Riddle of Fire 2023 Movie Review
It is a well known fact that growing up is a trap. In Weston Razooli’s Riddle of Fire, premiering in the Directors’ Fortnight at this year’s Cannes Film Festival, it seems as though adults exist only to make things difficult for kids who simply want to play. But Hazel (Charlie Stover), Alice (Phoebe Ferro) and Jodie (Skyler Peters) are not in the habit of giving up on their plans; in fact, they take on every difficulty as a challenge, an adventure for them to prove their cunning and bravery.
The film playfully adorns its low-fi, 16mm aesthetic with the flourishes of fairy tales, stories of forest creatures, witches and spells, and loosely adopts their structure as the three friends embark on an epic quest to retrieve… a speckled egg. This may sound annoyingly affected and contrived, an irritating vision of childish fun, but saving Riddle of Fire from too much tweeness are its roots in a much less awesome, much more recognisable reality. Hazel, Alice and Jodie do not spend their time sitting in treehouses wearing pirate outfits and making up stories (Do kids even do that any more? Did they ever?). Rather, all of this begins because they want to stay indoors, for hours on end, playing their new video game. It is Hazel and Jodie’s mum, sick in bed and requesting a blueberry pie in exchange for the TV password, that pushes them to venture outside and get involved with some shady characters.
Riding their dirt bikes across the dusty, sunlit greenery of Ribbon, Wyoming, the three young children are dismayed to find the bakery is out of blueberry pies and the baker is sick. But they are also determined, and soon find her address. When they ask her for the recipe and offer to trade something with her for it, she plays along, thus becoming a sort of riddler on their fantastic journey. But the next adults they meet are less amenable, despite being actual witches — Razooli’s decision to set the film in a world where magic exists raises the stakes and moves the film further away from a patronising vision of childhood drama as pleasant but ultimately trivial.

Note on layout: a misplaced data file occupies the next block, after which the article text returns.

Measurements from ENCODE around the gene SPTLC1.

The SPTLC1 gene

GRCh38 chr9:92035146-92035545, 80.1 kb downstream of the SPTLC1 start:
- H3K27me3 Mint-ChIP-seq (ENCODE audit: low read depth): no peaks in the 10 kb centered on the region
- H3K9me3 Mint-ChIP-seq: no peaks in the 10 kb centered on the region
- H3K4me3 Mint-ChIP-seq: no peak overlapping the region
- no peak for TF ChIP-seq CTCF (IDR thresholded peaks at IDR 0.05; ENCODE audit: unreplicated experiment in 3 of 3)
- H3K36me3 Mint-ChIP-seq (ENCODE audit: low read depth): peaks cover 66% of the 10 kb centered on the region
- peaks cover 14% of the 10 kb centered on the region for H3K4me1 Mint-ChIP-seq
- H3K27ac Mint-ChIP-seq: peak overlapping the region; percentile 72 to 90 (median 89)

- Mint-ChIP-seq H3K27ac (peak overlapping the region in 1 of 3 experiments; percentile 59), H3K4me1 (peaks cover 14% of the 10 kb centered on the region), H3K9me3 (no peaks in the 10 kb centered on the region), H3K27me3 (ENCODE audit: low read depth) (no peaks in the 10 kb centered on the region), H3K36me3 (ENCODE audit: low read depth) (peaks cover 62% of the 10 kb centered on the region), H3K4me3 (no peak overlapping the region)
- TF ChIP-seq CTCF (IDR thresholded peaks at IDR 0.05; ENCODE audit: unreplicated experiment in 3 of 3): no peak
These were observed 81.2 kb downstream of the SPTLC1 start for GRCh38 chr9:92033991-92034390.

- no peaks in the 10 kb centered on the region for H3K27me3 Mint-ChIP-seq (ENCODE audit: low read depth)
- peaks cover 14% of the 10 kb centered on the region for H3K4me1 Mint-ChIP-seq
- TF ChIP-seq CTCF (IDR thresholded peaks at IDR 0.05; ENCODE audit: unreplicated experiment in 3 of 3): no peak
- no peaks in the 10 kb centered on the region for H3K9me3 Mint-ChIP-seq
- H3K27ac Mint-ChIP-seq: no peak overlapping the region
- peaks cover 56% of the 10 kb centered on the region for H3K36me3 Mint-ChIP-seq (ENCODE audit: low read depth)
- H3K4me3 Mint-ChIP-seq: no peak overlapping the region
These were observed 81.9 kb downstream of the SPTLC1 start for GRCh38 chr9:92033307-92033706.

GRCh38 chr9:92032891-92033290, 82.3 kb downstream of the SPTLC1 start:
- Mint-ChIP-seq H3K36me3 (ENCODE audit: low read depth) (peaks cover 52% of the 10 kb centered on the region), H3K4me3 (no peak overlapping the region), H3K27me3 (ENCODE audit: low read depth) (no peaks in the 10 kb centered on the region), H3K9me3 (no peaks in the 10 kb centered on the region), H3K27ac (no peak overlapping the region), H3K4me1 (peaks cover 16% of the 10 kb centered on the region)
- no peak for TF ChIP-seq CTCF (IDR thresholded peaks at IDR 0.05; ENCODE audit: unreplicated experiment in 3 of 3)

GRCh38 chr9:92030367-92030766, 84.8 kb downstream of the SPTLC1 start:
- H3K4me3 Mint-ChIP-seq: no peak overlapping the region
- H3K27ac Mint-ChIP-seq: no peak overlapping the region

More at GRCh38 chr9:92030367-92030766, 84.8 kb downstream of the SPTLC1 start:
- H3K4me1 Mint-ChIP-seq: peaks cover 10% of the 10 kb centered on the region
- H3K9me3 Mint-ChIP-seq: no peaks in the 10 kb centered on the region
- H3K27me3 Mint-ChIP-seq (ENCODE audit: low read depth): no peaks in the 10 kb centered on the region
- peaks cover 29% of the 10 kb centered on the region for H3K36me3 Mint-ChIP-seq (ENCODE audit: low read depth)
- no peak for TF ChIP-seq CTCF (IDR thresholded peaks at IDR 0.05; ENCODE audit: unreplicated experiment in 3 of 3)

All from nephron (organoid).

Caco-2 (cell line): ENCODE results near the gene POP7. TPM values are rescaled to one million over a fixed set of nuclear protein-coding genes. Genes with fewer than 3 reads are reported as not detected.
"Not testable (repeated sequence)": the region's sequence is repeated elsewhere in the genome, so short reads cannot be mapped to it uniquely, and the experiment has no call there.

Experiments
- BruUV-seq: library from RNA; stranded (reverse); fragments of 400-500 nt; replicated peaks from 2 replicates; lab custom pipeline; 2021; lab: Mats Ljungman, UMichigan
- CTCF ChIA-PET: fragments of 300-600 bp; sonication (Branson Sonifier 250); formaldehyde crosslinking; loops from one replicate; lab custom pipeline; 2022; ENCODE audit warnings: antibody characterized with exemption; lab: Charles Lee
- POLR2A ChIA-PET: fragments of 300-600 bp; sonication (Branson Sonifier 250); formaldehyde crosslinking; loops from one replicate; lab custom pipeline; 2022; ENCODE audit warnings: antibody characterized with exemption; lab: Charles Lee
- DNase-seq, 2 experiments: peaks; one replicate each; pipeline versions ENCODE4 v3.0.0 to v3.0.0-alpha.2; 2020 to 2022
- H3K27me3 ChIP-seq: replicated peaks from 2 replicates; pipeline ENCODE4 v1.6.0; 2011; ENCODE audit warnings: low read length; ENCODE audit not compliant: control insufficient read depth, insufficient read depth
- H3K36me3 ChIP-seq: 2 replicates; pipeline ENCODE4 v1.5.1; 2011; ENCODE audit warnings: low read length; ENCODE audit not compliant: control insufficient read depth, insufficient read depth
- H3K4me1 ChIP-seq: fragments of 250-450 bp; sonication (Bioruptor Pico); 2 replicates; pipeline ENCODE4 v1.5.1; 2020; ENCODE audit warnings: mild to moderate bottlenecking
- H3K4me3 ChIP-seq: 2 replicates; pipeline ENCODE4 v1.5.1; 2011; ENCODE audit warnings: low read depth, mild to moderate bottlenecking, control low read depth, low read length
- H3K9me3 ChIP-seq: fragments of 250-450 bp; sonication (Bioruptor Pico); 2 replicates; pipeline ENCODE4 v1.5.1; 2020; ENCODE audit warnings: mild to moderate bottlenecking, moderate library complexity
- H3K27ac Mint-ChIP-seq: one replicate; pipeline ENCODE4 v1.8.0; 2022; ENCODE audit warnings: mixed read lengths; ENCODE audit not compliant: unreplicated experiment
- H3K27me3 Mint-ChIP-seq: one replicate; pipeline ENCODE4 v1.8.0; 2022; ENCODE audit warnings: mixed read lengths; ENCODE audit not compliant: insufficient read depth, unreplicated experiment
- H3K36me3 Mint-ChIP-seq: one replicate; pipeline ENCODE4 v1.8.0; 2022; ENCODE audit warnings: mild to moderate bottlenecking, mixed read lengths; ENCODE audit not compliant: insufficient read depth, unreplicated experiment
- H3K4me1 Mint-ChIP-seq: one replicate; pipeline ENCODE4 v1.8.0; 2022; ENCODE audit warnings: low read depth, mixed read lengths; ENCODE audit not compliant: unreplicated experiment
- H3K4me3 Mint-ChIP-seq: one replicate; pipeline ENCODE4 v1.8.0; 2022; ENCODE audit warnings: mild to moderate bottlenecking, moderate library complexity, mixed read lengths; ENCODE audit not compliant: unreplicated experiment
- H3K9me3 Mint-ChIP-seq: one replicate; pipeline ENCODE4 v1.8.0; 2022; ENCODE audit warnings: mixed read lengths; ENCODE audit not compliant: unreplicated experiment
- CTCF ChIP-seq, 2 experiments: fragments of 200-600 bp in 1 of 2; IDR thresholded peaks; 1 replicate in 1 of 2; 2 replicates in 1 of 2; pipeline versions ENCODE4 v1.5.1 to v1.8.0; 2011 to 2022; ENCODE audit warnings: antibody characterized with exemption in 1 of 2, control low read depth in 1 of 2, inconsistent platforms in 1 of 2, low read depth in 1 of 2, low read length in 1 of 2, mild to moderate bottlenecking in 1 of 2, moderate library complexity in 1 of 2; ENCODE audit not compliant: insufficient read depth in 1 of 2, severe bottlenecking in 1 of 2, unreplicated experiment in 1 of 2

The presence of dangerous adults — “the enchanted blade gang” — adds an edge of danger and uncanniness reminiscent of (perhaps inadvertently) creepy children’s TV shows and essential to any memorable fairytale. It also somewhat paradoxically returns the story to the much less charming real world: while equipped with supernatural powers, this gang is also armed with good old guns and rifles, and engaged in the depressing business of poaching. Their frightening leader, the witch Anna-Freya (Lio Tipton), calls this work by a much more enchanting name, and Razooli’s suggestion that even magic can be corrupted by adults is a sombre one. If both reality and fantasy are dangerous, where are our three heroes supposed to go? By the end of the film, even Anna-Freya’s daughter Petal (Lorelei Olivia Mote), a magician herself, finds refuge in Hazel and Jodie’s house, where they all sit down to play their video game.
Riddle of Fire banks on the cuteness of its cast and naive dialogue a little too much, with some moments such as an improvised dance to Player’s 1977 hit “Baby Come Back” coming across as too self-conscious to be truly charming. But its unexpected and subtle undercurrent of melancholy, as well as its passing commentary about the way technology is depriving kids from living out any true adventures (surveillance cameras, iPhone tracking, perhaps video games, too) make it more substantial than the superficial nostalgic throwback it initially seems to be.
Riddle of Fire was produced by FullDawa Films (France), Fulldawa Films (USA), Anaxia (USA), Sohrab Mirmont (USA), and Lio Tipton (USA). International sales are handled by Mister Smith Entertainment.